The file gives an insight into Poland, painting a very depressing picture of food shortages. The intercepts indicate dissent and economic problems.
|FO 371/100718||1952||Foreign Office; Photographs of prisoners being marched from work at a forced-labour camp at Jaworzno in Southern Poland not far from Auschwitz
This file includes photographs of the labour camp at Jaworzno, showing Polish prisoners being marched under armed guard, taken by the Air Attaché. Sir Charles Bateman's covering letter about the photographs states 'I hope that the press will not be allowed to get them or even see them- for reasons which you can easily guess.'
|FO 371/100728||1952||The evacuation of Poles from various European countries and Turkey in the event of an emergency
|FO 371/100731||1952||Report of attempt to compromise Assistant Military Attaché in Warsaw, Major Vass
A file about Polish intelligence attempt to discredit the British assistant Military Attaché, Major Voss, it includes details of how the Poles approached him - by a handwritten note left in Voss' car: 'I will be waiting between 17:00 and 18:00 hours tomorrow dressed in ski trousers, red socks, green scarf and leather helmet.'
|FO 371/100732||1952||Evidence of diplomatic number plates in Warsaw being duplicated; speculation as to Polish intention to trump up evidence against diplomatic staff|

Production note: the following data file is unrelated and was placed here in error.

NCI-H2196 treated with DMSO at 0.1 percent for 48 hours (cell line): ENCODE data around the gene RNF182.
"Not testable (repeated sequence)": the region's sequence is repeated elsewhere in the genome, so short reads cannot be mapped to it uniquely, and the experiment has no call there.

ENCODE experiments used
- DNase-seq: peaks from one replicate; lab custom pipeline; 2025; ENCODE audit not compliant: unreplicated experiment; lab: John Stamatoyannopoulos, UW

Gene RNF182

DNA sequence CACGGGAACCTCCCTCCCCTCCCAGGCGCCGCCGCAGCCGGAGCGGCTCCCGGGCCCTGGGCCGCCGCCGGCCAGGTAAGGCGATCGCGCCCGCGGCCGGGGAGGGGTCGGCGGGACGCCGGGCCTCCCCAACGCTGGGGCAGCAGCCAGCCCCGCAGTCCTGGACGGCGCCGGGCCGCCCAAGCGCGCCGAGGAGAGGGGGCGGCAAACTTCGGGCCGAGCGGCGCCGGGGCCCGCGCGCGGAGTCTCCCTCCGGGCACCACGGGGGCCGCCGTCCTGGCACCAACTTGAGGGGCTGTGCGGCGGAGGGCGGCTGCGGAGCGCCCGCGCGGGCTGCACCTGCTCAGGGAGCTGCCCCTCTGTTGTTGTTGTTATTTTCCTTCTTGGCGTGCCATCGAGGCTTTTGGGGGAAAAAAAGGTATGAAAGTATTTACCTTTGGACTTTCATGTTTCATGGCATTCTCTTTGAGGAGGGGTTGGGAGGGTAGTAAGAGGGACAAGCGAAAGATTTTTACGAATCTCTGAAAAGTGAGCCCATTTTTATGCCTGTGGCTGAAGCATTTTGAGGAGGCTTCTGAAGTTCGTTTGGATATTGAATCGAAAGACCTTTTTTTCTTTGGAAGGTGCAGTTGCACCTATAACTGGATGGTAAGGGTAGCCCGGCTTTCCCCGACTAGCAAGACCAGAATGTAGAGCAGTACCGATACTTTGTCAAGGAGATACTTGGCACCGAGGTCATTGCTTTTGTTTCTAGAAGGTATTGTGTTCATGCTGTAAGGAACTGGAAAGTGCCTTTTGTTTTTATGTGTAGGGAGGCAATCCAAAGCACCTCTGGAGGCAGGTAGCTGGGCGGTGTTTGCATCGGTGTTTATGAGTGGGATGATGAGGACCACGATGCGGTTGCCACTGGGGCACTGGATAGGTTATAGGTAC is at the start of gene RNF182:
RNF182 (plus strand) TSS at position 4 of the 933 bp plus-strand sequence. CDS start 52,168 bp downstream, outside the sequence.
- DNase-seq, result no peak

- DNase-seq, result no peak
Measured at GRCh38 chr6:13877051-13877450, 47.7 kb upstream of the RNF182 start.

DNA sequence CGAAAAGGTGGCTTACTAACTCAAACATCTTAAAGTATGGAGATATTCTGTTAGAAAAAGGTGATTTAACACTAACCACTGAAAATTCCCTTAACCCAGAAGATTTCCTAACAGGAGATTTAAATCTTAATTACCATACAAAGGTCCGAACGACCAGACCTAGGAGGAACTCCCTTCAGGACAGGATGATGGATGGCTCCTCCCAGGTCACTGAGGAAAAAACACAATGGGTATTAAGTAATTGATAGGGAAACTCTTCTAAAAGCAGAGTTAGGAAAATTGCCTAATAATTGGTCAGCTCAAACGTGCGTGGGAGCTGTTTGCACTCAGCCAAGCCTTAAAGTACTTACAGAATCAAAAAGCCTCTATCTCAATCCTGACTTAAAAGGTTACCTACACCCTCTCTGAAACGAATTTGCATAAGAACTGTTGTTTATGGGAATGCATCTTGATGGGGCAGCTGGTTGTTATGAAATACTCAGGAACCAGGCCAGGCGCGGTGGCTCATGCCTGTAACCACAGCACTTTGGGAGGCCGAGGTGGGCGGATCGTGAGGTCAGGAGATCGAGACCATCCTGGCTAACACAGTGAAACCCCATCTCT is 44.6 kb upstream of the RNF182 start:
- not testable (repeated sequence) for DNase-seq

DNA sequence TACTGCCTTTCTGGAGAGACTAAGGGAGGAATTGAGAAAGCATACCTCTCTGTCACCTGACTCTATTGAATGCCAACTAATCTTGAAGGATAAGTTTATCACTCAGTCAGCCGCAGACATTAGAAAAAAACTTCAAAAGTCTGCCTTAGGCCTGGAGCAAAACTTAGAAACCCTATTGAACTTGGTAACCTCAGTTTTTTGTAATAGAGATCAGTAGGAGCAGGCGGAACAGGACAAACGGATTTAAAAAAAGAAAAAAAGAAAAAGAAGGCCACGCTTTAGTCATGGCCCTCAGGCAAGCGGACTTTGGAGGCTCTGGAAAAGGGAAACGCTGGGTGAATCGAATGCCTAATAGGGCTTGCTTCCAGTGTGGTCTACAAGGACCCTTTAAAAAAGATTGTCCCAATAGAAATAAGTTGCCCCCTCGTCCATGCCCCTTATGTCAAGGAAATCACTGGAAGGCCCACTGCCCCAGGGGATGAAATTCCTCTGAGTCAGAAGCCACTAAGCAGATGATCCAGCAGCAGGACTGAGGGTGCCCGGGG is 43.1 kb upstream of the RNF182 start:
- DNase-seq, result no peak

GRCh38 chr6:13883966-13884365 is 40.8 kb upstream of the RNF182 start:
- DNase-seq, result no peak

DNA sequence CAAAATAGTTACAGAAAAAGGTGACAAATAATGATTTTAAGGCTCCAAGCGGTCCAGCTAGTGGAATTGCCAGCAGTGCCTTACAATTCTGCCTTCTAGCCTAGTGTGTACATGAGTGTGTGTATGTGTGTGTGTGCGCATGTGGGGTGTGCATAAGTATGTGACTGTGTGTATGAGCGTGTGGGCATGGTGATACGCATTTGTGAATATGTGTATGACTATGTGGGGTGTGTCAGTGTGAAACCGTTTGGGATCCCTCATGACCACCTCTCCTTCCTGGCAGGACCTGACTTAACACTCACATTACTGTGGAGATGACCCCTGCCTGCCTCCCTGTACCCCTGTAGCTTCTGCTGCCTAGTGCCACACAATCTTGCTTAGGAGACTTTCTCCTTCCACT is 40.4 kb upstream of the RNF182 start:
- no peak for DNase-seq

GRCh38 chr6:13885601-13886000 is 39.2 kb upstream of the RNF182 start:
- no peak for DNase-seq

|FO 371/104127||1953||Evacuation of British sponsored persons in the event of an emergency
A file on the development of plans for the emergency evacuation of British nationals and others, including blood relatives of the Royal Family, from Germany in the event of a war or other emergency.
|PREM 15/1733||1973||Possible revival of use of criminal libel proceedings
Correspondence between Robert Armstrong at 10 Downing Street and Tony Hetherington in the Attorney General's office about the possibility of reviving the use of criminal libel charges. The issue was being discussed because of the comments by Peter Hain against Geoffrey Rippon, where the point was made that 'no one in his senses would sue somebody like Peter Hain for libel, because people like that had no resources with which to pay costs, let alone damages...'